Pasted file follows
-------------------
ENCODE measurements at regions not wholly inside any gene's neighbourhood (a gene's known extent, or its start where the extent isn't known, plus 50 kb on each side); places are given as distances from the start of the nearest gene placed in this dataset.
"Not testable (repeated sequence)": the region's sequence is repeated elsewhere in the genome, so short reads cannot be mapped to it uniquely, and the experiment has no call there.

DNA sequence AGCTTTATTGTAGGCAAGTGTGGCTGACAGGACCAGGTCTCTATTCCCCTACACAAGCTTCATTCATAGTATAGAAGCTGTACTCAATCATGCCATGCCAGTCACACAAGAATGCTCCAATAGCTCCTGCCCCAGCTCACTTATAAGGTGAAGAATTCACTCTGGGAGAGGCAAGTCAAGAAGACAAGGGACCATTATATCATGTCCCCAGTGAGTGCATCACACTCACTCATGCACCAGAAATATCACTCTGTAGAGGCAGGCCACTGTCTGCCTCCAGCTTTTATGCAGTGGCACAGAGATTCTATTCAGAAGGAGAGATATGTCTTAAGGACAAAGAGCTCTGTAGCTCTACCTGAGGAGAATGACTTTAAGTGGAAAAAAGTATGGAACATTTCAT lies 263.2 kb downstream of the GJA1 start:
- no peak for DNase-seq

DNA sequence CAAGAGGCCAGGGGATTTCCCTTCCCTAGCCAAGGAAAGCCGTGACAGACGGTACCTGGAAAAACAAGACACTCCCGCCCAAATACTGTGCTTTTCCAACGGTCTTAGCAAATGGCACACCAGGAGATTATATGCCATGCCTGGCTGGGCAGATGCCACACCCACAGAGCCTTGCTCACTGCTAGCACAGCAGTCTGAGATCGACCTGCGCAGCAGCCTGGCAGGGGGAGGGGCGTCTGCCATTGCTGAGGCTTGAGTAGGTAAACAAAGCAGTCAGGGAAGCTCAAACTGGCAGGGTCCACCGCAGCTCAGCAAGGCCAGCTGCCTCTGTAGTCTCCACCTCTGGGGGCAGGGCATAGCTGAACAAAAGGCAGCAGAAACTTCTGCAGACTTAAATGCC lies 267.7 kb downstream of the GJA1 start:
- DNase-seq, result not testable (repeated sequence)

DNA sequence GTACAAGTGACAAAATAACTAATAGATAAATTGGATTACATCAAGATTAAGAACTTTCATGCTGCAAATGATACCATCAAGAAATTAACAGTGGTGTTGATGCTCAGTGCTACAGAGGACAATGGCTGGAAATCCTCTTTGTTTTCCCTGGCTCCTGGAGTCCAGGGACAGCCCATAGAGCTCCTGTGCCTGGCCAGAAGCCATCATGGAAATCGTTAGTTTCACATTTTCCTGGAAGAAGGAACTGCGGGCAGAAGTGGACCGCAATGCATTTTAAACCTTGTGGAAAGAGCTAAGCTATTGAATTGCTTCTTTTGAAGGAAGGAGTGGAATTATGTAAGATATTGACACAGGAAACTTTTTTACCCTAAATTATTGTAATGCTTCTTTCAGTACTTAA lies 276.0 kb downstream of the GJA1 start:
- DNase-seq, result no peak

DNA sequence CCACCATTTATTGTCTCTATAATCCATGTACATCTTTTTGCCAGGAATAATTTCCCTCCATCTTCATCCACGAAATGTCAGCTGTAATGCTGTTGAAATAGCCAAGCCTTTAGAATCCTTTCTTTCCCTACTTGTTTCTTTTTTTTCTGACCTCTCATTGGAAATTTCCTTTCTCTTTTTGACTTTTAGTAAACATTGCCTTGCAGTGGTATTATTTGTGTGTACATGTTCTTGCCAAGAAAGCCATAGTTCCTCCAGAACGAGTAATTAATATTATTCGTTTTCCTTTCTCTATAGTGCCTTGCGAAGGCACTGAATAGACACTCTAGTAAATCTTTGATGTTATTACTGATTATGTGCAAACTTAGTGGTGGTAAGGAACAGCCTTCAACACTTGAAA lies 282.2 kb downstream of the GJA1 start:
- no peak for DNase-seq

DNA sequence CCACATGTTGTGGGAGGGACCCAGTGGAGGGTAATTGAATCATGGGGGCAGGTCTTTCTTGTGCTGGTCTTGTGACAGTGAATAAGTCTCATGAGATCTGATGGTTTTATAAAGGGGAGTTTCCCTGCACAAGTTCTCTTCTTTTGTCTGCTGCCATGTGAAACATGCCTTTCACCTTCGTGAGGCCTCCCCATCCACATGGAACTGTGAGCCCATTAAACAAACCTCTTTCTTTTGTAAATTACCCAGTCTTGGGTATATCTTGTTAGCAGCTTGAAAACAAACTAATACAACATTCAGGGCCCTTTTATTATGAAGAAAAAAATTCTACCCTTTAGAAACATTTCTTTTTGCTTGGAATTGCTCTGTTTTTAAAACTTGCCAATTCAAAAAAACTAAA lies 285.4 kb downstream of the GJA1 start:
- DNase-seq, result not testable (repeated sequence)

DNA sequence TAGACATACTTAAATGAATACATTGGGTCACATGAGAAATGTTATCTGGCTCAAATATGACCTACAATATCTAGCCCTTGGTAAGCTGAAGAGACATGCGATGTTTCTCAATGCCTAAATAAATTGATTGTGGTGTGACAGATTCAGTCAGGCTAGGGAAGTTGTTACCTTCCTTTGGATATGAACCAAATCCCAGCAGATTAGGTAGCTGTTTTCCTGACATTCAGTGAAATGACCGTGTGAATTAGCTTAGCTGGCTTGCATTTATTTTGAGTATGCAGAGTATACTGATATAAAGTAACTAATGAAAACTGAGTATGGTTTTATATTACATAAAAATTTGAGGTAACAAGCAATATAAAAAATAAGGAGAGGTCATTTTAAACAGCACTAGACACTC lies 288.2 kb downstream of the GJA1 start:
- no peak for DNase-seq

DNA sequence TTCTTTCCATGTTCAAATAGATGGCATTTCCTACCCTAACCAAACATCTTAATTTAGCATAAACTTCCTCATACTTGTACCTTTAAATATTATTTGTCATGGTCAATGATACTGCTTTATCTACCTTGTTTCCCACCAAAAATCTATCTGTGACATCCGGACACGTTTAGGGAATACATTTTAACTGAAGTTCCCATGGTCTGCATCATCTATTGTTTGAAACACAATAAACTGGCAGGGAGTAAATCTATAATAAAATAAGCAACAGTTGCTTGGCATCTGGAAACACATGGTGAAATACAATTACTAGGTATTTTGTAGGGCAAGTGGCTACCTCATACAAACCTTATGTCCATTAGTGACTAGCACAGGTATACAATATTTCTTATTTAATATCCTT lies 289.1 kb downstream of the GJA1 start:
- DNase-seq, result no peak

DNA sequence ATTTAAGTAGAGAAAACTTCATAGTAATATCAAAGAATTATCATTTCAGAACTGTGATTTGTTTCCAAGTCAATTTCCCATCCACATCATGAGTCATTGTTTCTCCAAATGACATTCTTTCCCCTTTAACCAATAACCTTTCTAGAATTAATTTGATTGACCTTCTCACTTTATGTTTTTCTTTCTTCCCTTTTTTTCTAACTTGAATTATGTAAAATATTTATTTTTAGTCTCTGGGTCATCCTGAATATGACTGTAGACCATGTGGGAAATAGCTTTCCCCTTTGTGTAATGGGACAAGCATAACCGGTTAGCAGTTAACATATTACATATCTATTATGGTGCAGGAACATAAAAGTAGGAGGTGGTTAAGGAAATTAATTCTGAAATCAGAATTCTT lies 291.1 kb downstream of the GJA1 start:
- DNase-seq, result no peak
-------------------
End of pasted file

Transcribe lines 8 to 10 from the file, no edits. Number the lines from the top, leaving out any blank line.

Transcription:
- DNase-seq, result no peak

DNA sequence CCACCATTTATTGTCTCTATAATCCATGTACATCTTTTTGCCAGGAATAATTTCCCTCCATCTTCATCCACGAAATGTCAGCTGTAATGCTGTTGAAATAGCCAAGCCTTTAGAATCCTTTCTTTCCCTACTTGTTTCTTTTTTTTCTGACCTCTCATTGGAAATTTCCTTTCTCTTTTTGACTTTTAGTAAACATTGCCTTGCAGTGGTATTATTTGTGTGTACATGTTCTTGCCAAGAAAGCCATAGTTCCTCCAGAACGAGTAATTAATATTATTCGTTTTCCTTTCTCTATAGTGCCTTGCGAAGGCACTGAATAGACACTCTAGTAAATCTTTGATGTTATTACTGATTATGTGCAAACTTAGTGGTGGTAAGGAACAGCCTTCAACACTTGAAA lies 282.2 kb downstream of the GJA1 start:
- no peak for DNase-seq